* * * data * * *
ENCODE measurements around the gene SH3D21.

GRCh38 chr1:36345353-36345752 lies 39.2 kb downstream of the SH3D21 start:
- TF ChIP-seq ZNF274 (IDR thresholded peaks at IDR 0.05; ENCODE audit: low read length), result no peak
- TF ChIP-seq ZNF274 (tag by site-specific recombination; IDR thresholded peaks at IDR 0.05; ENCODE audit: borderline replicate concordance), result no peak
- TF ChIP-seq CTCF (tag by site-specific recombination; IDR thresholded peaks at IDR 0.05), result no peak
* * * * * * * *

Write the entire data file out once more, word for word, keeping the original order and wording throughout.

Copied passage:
ENCODE measurements around the gene SH3D21.

GRCh38 chr1:36345353-36345752 lies 39.2 kb downstream of the SH3D21 start:
- TF ChIP-seq ZNF274 (IDR thresholded peaks at IDR 0.05; ENCODE audit: low read length), result no peak
- TF ChIP-seq ZNF274 (tag by site-specific recombination; IDR thresholded peaks at IDR 0.05; ENCODE audit: borderline replicate concordance), result no peak
- TF ChIP-seq CTCF (tag by site-specific recombination; IDR thresholded peaks at IDR 0.05), result no peak